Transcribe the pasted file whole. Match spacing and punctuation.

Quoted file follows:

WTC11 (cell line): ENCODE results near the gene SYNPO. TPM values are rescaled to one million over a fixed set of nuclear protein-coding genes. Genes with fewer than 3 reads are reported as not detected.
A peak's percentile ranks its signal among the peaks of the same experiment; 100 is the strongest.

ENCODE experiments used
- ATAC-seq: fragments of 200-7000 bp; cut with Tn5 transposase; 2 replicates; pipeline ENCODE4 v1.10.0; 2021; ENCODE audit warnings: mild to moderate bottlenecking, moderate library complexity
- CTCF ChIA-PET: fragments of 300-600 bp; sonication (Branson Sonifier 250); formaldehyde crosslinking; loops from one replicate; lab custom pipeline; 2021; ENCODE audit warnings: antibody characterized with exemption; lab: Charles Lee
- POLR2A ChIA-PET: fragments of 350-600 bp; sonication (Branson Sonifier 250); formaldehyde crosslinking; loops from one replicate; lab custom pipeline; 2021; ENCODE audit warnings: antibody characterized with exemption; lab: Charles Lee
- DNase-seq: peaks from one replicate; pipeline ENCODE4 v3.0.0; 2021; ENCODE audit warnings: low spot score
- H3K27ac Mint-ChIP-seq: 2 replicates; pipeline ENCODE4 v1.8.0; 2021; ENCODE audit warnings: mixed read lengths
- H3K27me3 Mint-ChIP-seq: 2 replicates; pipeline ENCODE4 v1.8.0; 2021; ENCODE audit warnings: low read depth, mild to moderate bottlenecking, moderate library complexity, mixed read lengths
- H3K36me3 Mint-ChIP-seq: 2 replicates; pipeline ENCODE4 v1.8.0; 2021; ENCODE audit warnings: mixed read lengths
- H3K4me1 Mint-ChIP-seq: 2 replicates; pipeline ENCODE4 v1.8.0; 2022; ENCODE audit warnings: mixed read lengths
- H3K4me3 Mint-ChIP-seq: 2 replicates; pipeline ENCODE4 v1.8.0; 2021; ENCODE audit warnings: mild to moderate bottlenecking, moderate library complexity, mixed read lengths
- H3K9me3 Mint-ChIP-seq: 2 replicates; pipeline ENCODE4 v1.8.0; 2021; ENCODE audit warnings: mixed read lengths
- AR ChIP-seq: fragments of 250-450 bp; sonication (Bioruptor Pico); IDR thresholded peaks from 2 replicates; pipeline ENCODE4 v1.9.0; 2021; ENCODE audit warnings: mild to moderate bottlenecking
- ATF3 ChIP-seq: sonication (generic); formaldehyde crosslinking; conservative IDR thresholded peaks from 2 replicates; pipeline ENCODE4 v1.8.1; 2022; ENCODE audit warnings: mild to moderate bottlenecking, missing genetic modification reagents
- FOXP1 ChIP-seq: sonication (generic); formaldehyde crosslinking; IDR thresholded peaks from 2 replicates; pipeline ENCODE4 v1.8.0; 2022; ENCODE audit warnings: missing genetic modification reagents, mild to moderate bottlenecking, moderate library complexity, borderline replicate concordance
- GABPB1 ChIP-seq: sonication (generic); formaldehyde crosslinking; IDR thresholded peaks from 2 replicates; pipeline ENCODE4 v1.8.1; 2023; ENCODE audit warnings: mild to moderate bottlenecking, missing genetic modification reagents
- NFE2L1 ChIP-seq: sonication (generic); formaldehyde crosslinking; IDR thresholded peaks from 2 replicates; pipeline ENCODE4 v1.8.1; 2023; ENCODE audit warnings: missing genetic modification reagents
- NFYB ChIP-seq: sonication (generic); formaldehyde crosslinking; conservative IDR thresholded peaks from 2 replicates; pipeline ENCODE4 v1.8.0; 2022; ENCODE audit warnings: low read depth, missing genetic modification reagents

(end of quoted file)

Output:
WTC11 (cell line): ENCODE results near the gene SYNPO. TPM values are rescaled to one million over a fixed set of nuclear protein-coding genes. Genes with fewer than 3 reads are reported as not detected.
A peak's percentile ranks its signal among the peaks of the same experiment; 100 is the strongest.

ENCODE experiments used
- ATAC-seq: fragments of 200-7000 bp; cut with Tn5 transposase; 2 replicates; pipeline ENCODE4 v1.10.0; 2021; ENCODE audit warnings: mild to moderate bottlenecking, moderate library complexity
- CTCF ChIA-PET: fragments of 300-600 bp; sonication (Branson Sonifier 250); formaldehyde crosslinking; loops from one replicate; lab custom pipeline; 2021; ENCODE audit warnings: antibody characterized with exemption; lab: Charles Lee
- POLR2A ChIA-PET: fragments of 350-600 bp; sonication (Branson Sonifier 250); formaldehyde crosslinking; loops from one replicate; lab custom pipeline; 2021; ENCODE audit warnings: antibody characterized with exemption; lab: Charles Lee
- DNase-seq: peaks from one replicate; pipeline ENCODE4 v3.0.0; 2021; ENCODE audit warnings: low spot score
- H3K27ac Mint-ChIP-seq: 2 replicates; pipeline ENCODE4 v1.8.0; 2021; ENCODE audit warnings: mixed read lengths
- H3K27me3 Mint-ChIP-seq: 2 replicates; pipeline ENCODE4 v1.8.0; 2021; ENCODE audit warnings: low read depth, mild to moderate bottlenecking, moderate library complexity, mixed read lengths
- H3K36me3 Mint-ChIP-seq: 2 replicates; pipeline ENCODE4 v1.8.0; 2021; ENCODE audit warnings: mixed read lengths
- H3K4me1 Mint-ChIP-seq: 2 replicates; pipeline ENCODE4 v1.8.0; 2022; ENCODE audit warnings: mixed read lengths
- H3K4me3 Mint-ChIP-seq: 2 replicates; pipeline ENCODE4 v1.8.0; 2021; ENCODE audit warnings: mild to moderate bottlenecking, moderate library complexity, mixed read lengths
- H3K9me3 Mint-ChIP-seq: 2 replicates; pipeline ENCODE4 v1.8.0; 2021; ENCODE audit warnings: mixed read lengths
- AR ChIP-seq: fragments of 250-450 bp; sonication (Bioruptor Pico); IDR thresholded peaks from 2 replicates; pipeline ENCODE4 v1.9.0; 2021; ENCODE audit warnings: mild to moderate bottlenecking
- ATF3 ChIP-seq: sonication (generic); formaldehyde crosslinking; conservative IDR thresholded peaks from 2 replicates; pipeline ENCODE4 v1.8.1; 2022; ENCODE audit warnings: mild to moderate bottlenecking, missing genetic modification reagents
- FOXP1 ChIP-seq: sonication (generic); formaldehyde crosslinking; IDR thresholded peaks from 2 replicates; pipeline ENCODE4 v1.8.0; 2022; ENCODE audit warnings: missing genetic modification reagents, mild to moderate bottlenecking, moderate library complexity, borderline replicate concordance
- GABPB1 ChIP-seq: sonication (generic); formaldehyde crosslinking; IDR thresholded peaks from 2 replicates; pipeline ENCODE4 v1.8.1; 2023; ENCODE audit warnings: mild to moderate bottlenecking, missing genetic modification reagents
- NFE2L1 ChIP-seq: sonication (generic); formaldehyde crosslinking; IDR thresholded peaks from 2 replicates; pipeline ENCODE4 v1.8.1; 2023; ENCODE audit warnings: missing genetic modification reagents
- NFYB ChIP-seq: sonication (generic); formaldehyde crosslinking; conservative IDR thresholded peaks from 2 replicates; pipeline ENCODE4 v1.8.0; 2022; ENCODE audit warnings: low read depth, missing genetic modification reagents